Boosting Our Memory
The Possibility of Retaining Our Memory is Crucial to Consider
Boosting our memory is a topic that spans all age brackets. These days, improving memory is a subject nearly anyone of any age is willing to discuss with their peers.
The ability to retain information through our memory is an asset that our future depends on. Protecting and nourishing our ability to recall people, details, and facts is important business.
Students are interested in how to increase their memory. Middle aged people are so busy with important relationships and activities in their business and personal lives that this issue is crucial to their success. Many people wonder if age-related memory loss should be expected.
There are typical and atypical concerns about memory loss for the elderly that can have an influence on every aspect of their well being. Working with family members and/or professionals to protect them and their assets before memory issues develop is now a standard practice for thinking seniors.
Fear of Alzheimer's disease lurks in the backs of many people’s minds these days. For the average person this concern is not necessary, but we should stay alert to any news on ways this disease could be averted or possibly diminished in case it does start setting in.
Alzheimer's, however, is not what is behind the common memory loss that most people deal with in today’s fast-paced world. With so much information coming in at such high speeds it is sometimes simply too much for even young people to keep up with all that there is to remember!
Common Sense Tips for Boosting Memory Include:
• Don’t forget to get enough sleep. Too many of us do not heed this important rule. Some researchers say this is the number one need for people who complain of memory issues.
• Drink plenty of water throughout the day. (Sometimes, sleepiness = a need for water.) Some doctors rate this as the number one need for people who are concerned about memory problems.
• Take time for recreation--don’t be a work-a-holic. Remember to enjoy family, friends, and your hobby interests.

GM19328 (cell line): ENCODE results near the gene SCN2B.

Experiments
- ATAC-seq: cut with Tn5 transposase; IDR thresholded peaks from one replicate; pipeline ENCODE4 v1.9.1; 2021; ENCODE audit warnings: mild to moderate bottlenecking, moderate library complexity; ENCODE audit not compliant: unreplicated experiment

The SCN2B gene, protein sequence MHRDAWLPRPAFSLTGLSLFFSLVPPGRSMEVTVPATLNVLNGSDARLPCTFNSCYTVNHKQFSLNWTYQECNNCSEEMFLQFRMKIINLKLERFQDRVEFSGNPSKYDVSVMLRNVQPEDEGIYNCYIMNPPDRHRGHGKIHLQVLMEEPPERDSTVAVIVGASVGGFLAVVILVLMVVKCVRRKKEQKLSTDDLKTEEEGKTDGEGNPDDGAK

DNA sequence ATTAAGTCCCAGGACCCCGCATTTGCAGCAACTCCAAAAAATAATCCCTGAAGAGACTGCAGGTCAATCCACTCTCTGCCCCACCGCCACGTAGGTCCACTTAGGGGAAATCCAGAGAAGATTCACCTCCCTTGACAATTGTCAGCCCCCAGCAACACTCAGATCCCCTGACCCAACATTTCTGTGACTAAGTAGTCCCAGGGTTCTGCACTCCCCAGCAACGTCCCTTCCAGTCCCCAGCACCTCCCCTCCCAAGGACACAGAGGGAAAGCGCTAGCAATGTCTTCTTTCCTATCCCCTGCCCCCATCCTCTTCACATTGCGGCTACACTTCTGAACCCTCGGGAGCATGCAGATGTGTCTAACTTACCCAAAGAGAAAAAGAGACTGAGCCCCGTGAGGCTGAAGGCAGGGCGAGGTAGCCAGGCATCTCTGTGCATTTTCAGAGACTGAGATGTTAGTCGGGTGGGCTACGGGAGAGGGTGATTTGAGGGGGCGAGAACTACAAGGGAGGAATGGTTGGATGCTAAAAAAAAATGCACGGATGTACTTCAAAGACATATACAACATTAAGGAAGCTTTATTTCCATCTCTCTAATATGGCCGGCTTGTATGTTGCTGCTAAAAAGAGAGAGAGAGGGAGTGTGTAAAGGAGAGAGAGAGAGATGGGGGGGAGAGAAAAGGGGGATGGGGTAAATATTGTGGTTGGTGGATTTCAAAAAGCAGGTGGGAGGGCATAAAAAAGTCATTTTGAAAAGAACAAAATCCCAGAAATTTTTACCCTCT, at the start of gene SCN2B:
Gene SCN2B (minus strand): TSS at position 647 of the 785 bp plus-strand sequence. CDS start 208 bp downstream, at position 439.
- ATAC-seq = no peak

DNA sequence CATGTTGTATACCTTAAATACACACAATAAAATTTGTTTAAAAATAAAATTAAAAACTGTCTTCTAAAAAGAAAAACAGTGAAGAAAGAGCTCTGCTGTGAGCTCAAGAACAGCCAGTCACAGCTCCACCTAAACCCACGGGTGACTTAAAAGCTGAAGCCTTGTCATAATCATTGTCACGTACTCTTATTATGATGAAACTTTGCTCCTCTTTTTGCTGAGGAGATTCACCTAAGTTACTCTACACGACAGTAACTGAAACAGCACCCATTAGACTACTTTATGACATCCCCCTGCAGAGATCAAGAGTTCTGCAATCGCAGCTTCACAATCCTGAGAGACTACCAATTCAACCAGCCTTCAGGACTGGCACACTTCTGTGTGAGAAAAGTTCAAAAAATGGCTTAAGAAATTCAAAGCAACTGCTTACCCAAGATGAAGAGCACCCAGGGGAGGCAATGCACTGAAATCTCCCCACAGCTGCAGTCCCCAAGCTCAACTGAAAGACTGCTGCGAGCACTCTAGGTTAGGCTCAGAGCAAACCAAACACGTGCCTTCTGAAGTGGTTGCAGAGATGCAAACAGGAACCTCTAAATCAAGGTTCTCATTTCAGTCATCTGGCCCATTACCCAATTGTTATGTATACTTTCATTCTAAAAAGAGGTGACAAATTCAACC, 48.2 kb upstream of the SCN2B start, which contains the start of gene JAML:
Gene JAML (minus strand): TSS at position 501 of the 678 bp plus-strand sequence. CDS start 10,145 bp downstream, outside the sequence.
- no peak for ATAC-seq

• Live so that work and family relationships are properly maintained to reduce stress.
• Do not smoke or consume alcohol and other drugs if you want your memory to be at its best.
• Avoid junk foods, particularly offenders like artificial sweeteners.
• Read. You knew this one, didn't you? (A very special tip: read from a sound daily devotional book on a regular basis.)
• Stay active in one or more volunteer organizations. The opportunities to help others are actually chances to help ourselves in unexpected ways.
New Studies Continue to Give Us More Insight into Ways to Increase Our Memory.
While we can it is important to consider the suggestions that come from studies and share the information we learn.
• Strawberries contain a flavonoids but you don’t need to remember that--just eat strawberries while studying!
• Doctors have found that after learning something new a bit of rest to let the brain thoroughly absorb the information helps us remember it better.
• Eating salmon regularly or taking an Omega-3 supplement is a very good idea to keep in mind.
• Using other supplements, such as ginkgo biloba, have proven to be helpful for maintaining memory.
• Avoid drugs that can damage your body and thereby deteriorate thinking skills.
Do You Exercise Your Memory by Playing Games?
What games do you play to exercise your memory?
On Stress and Memory:
Boosting Our Memory is a Science!
Besides the desire to understand the human mind, the research being done to discover why and how we remember information as well as how to preserve and even improve our memory helps doctors determine treatment for those with memory loss due to disease or trauma.
Advances in exploring how our minds work continue to be made and it is fairly easy to stay on top of the latest research news about human memory. Sites like Medline Plus have information and links that can help us stay on track with what's new in memory health.
The research is beneficial to everyone and there are opportunities to contribute to the cause. If you are interested in helping with this research you might like to contact organizations like the Salk Institute and Boston's Memory Disorders Research Center to find out how you can help.
In the meantime, play Memory and other games with a child or someone in a nursing home, keep a journal, learn to do new things by studying a foreign language or developing a new hobby (such as learning to write on HubPages), and take care of your body--it’s the only one you get!